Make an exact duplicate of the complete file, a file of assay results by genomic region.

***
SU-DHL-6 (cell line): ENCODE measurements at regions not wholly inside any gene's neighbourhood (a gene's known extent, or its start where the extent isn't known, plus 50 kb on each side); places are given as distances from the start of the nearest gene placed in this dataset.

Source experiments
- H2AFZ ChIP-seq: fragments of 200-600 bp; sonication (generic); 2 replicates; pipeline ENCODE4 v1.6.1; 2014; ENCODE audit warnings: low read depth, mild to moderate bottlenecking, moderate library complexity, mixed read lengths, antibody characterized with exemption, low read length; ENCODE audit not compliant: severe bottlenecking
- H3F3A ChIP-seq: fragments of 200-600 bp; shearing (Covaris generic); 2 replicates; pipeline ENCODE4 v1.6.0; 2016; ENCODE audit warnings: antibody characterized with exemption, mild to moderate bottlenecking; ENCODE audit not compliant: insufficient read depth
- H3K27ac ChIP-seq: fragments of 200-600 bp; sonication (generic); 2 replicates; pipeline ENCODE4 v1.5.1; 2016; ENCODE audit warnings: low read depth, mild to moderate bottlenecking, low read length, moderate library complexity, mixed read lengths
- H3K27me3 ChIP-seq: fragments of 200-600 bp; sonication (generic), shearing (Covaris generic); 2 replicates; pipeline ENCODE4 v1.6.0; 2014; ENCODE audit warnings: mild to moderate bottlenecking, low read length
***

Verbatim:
SU-DHL-6 (cell line): ENCODE measurements at regions not wholly inside any gene's neighbourhood (a gene's known extent, or its start where the extent isn't known, plus 50 kb on each side); places are given as distances from the start of the nearest gene placed in this dataset.

Source experiments
- H2AFZ ChIP-seq: fragments of 200-600 bp; sonication (generic); 2 replicates; pipeline ENCODE4 v1.6.1; 2014; ENCODE audit warnings: low read depth, mild to moderate bottlenecking, moderate library complexity, mixed read lengths, antibody characterized with exemption, low read length; ENCODE audit not compliant: severe bottlenecking
- H3F3A ChIP-seq: fragments of 200-600 bp; shearing (Covaris generic); 2 replicates; pipeline ENCODE4 v1.6.0; 2016; ENCODE audit warnings: antibody characterized with exemption, mild to moderate bottlenecking; ENCODE audit not compliant: insufficient read depth
- H3K27ac ChIP-seq: fragments of 200-600 bp; sonication (generic); 2 replicates; pipeline ENCODE4 v1.5.1; 2016; ENCODE audit warnings: low read depth, mild to moderate bottlenecking, low read length, moderate library complexity, mixed read lengths
- H3K27me3 ChIP-seq: fragments of 200-600 bp; sonication (generic), shearing (Covaris generic); 2 replicates; pipeline ENCODE4 v1.6.0; 2014; ENCODE audit warnings: mild to moderate bottlenecking, low read length